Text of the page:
Last week I actually lost sleep in excitement over receipt of our first set of “next-generation sequencing” data, our latest step in a years-long effort to overcome the taxonomic impediment. Yes, I am pretty nerdy, but this is my bread and butter.
As an entomologist, I was hired at the Kenai National Wildlife Refuge mainly to deal with this taxonomic impediment. Taxonomy, in the biological sense, is the grouping of living things based on shared characteristics as well as putting names on those groups. For many living things, assigning meaningful names to them is not easy. This difficulty and the barriers to overcoming it are referred to as the taxonomic impediment.
For example, in the summer of 2013, a Homer resident brought me several small, leaf-rolling moths that had been damaging her apple trees. I am no expert on small moths, so I promptly pinned them up and mailed them to a lepidopterist colleague. He sent them to a second lepidopterist who was able to assign them to the correct genus. They were then forwarded to a specialist on this group, who determined that they belonged to a new species to science, previously undescribed. I received this news a few days ago, well over a year after the moths had been brought to me, and still they will likely not receive an official name for a few years yet.
Similarly, it took considerable time, effort, and expertise to correctly determine that the sawfly contributing to decline of thin-leaf alder on the Kenai was the green alder sawfly, an exotic species from the Old World.
In these cases, the importance of knowing the identities of a potentially new pest of apple trees and an unfamiliar sawfly decimating our streamside alders justified the costs of correctly identifying them. We cannot afford to expend this much effort on routine identifications.
In recent years, the cost of identifications using DNA barcoding has come down to about $11 per specimen. Classical DNA barcoding is the sequencing of a short, standardized region of the genome for the purpose of species identification. Compared to identifications using morphology, DNA barcoding is well suited to immature, fragmentary, or even partially digested specimens that cannot be identified by conventional means. Even at $11, though, the cost becomes prohibitive when a single sample collected in the field may contain hundreds or thousands of insects, and all of the specimens must still be handled individually.
Within the last decade, “next-generation sequencing” (NGS) platforms have become available, hardware that can quickly sequence thousands of different strands of DNA simultaneously, potentially enabling thousands of identifications from a single mixed sample. What we’re talking about here is taking a single collection of insects, say from a sweep-net, grinding them up for analysis, and getting back a list of DNA barcodes that potentially represent all the species in that sample. However, making sense of the astounding quantities of sequences generated by these methods requires a reference library of DNA barcode sequences obtained by classical DNA barcoding of identified specimens.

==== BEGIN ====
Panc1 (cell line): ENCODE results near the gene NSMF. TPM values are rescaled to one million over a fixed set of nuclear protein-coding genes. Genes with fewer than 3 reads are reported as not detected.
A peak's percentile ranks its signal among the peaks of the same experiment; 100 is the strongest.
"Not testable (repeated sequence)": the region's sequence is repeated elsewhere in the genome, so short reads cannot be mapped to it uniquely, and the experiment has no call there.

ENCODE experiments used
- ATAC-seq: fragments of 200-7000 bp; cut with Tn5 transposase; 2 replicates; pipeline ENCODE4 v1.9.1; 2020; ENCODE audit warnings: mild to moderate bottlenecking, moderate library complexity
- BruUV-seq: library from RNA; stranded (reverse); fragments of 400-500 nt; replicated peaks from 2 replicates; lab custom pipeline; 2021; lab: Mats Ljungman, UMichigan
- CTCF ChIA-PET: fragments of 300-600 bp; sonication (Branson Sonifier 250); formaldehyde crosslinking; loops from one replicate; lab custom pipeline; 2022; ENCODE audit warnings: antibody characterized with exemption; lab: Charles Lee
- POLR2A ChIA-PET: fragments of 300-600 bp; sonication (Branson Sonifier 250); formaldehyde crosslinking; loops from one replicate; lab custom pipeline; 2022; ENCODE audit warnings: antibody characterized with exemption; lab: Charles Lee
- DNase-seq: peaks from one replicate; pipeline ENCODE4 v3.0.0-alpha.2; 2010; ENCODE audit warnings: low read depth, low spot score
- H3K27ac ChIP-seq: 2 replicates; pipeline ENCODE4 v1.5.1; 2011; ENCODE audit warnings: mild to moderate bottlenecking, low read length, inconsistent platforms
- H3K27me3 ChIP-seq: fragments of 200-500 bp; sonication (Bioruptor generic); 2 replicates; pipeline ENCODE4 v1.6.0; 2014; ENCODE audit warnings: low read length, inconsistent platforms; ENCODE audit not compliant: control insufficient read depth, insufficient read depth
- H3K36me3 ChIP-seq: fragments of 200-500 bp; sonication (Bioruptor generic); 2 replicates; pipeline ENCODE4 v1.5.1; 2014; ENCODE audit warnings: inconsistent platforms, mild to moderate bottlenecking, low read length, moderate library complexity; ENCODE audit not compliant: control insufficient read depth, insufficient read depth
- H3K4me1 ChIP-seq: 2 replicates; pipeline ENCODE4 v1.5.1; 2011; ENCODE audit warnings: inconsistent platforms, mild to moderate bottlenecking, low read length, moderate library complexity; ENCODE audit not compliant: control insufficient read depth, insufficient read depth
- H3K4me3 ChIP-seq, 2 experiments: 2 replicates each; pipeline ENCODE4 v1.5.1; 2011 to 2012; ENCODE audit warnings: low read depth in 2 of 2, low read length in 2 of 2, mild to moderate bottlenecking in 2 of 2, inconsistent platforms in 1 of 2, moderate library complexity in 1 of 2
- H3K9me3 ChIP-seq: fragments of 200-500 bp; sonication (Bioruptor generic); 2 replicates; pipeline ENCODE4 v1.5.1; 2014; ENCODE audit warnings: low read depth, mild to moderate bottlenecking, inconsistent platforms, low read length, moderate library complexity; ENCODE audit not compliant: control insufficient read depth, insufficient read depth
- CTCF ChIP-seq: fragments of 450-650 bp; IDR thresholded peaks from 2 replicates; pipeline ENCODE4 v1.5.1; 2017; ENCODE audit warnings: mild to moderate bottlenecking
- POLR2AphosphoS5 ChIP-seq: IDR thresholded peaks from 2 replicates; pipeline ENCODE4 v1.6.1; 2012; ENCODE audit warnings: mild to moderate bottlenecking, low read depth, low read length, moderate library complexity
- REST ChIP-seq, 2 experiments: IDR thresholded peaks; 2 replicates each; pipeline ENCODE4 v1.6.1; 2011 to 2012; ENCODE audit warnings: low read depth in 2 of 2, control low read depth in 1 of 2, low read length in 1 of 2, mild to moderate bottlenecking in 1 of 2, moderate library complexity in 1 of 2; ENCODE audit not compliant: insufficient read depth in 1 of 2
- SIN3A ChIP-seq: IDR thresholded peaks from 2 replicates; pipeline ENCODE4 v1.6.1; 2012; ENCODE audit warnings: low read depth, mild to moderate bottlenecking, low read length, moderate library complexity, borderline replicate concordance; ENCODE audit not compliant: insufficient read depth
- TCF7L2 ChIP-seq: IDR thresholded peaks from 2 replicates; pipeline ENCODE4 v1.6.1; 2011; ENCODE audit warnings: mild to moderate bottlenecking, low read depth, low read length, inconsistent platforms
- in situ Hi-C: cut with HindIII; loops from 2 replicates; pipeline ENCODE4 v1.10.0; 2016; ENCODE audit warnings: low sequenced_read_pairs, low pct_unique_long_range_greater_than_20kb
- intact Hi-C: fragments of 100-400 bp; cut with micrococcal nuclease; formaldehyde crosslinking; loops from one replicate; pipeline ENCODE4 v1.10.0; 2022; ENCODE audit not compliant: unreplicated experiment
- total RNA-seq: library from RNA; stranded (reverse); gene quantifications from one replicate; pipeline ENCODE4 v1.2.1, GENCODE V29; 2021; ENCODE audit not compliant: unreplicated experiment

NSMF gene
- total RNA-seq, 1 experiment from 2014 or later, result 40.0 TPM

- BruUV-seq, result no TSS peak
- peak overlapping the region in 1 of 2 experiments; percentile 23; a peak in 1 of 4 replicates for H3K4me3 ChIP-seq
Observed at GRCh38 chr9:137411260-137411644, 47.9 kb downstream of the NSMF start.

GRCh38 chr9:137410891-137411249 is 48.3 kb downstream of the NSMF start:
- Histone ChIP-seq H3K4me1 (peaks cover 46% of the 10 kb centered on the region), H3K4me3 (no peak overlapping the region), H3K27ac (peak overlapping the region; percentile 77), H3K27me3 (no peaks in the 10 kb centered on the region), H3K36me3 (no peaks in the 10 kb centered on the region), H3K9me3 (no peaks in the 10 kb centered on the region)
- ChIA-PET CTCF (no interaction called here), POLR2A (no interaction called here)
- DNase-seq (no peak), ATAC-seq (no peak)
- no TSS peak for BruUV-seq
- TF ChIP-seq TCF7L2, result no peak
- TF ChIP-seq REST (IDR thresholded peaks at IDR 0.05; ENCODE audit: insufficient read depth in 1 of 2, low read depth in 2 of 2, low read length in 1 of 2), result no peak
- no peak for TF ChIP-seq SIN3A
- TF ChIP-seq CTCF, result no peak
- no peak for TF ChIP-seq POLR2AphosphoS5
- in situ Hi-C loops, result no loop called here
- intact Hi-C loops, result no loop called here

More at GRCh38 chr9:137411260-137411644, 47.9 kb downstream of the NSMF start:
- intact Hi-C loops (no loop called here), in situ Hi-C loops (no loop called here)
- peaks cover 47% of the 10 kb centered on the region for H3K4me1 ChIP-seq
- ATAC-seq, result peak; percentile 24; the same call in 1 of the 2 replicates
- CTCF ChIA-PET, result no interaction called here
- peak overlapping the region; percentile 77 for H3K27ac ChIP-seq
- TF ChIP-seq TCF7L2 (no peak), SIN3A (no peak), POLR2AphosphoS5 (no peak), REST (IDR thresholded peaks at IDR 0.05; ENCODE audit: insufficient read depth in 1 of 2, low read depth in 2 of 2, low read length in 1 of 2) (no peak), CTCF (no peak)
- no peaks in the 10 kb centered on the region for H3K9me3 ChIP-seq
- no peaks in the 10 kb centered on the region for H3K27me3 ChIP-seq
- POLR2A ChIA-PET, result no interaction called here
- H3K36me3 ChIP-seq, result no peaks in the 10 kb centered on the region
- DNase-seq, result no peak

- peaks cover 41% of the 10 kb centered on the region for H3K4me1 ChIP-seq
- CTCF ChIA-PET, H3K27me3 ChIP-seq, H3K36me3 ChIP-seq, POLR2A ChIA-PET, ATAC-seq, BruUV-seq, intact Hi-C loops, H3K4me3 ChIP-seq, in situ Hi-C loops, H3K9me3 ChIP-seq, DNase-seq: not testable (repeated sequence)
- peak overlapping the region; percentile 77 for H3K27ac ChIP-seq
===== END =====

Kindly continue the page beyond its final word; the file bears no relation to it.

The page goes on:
For years now we have been building a reference library of DNA barcodes of insects from the Kenai Refuge with the express purpose of enabling identifications using NGS methods. Now that the cost of NGS processing has come down from nearly $1000 to less than $100 per sample, we recently submitted three insect-filled vials to an NGS lab as a trial.
The three samples yielded from six to 17 species identifications each, with many more sequences that either did not match anything in our libraries or were ambiguous. Mostly, the sequences lined up well with the vial contents I had recorded before submitting them to the lab. There was one unexpected identification of a fourteen-spotted lady beetle, a conspicuous, colorful beetle that I had not seen in the samples. It may have been present as a tiny fragment of beetle tissue, as lady beetle excrement, or as a meal in the gut of one of the other insects in the sample.
As NGS methods improve and as our library of identified sequences grows, the stage is set for asking and answering many questions about wildlife. Researchers have described microbial diversity from samples of soil, examined plankton assemblages from seawater, documented the diets of insectivorous bats from their guano, and even put together a list of plants eaten by extinct cave bears from plant DNA in their preserved scats.
Here on the Refuge, we can now quickly investigate the diets of insectivorous birds, mammals and fish from their droppings at a relatively low cost. An anticipated application is for routine monitoring of insect communities over time, where it is highly desirable to eliminate the time-consuming handling and identification of individual specimens the old fashioned way with a microscope.
Matt Bowser serves as Entomologist at the Kenai National Wildlife Refuge. You can find more information at http://www.fws.gov/refuge/kenai/ or http://www.facebook.com/kenainationalwildliferefuge.